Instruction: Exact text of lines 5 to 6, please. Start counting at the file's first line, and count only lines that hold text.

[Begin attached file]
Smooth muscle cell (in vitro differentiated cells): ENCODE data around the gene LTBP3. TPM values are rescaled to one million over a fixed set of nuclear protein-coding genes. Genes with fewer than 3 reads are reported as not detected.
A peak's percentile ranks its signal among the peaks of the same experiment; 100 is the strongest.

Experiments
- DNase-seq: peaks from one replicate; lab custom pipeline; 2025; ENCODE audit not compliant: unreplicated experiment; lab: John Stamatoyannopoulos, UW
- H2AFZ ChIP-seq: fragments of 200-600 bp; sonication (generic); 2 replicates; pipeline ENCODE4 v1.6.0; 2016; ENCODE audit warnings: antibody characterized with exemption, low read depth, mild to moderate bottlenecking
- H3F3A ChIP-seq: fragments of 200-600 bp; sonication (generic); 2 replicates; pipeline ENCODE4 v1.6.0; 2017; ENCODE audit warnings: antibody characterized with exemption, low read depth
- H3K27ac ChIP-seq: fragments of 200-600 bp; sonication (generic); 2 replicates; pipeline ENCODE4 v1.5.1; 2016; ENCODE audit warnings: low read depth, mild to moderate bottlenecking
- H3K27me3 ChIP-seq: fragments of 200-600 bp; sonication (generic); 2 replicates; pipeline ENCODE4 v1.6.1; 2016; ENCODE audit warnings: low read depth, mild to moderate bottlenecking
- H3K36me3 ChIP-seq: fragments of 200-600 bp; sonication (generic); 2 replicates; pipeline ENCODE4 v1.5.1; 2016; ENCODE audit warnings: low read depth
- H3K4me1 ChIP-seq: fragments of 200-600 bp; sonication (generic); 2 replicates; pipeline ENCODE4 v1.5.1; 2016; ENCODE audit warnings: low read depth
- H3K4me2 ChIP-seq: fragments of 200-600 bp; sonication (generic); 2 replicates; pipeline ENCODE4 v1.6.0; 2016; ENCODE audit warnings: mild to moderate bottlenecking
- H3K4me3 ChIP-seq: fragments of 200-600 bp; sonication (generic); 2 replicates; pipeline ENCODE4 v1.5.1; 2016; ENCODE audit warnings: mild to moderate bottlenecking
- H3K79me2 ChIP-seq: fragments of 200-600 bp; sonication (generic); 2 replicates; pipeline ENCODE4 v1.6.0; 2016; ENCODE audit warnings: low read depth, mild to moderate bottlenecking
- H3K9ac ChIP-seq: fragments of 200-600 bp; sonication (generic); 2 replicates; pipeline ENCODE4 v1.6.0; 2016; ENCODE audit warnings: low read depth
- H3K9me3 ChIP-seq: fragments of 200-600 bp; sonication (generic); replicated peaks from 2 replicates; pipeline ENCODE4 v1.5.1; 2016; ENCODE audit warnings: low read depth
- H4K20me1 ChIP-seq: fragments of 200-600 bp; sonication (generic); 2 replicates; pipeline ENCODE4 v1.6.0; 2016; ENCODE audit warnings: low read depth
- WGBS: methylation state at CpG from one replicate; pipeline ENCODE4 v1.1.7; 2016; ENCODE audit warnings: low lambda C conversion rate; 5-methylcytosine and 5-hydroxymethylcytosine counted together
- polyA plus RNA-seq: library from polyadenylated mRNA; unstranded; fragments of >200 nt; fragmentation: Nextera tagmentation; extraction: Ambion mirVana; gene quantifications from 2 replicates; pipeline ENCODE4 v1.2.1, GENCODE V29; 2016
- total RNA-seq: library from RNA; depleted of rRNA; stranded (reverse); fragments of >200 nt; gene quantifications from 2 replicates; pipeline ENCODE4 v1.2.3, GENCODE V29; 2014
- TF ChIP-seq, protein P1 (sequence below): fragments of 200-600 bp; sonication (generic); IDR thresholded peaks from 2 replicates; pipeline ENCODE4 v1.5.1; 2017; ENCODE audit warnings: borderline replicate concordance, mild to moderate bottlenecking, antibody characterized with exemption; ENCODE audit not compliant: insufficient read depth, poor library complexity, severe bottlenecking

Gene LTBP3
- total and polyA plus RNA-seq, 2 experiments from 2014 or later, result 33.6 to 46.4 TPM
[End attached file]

- H2AFZ ChIP-seq: fragments of 200-600 bp; sonication (generic); 2 replicates; pipeline ENCODE4 v1.6.0; 2016; ENCODE audit warnings: antibody characterized with exemption, low read depth, mild to moderate bottlenecking
- H3F3A ChIP-seq: fragments of 200-600 bp; sonication (generic); 2 replicates; pipeline ENCODE4 v1.6.0; 2017; ENCODE audit warnings: antibody characterized with exemption, low read depth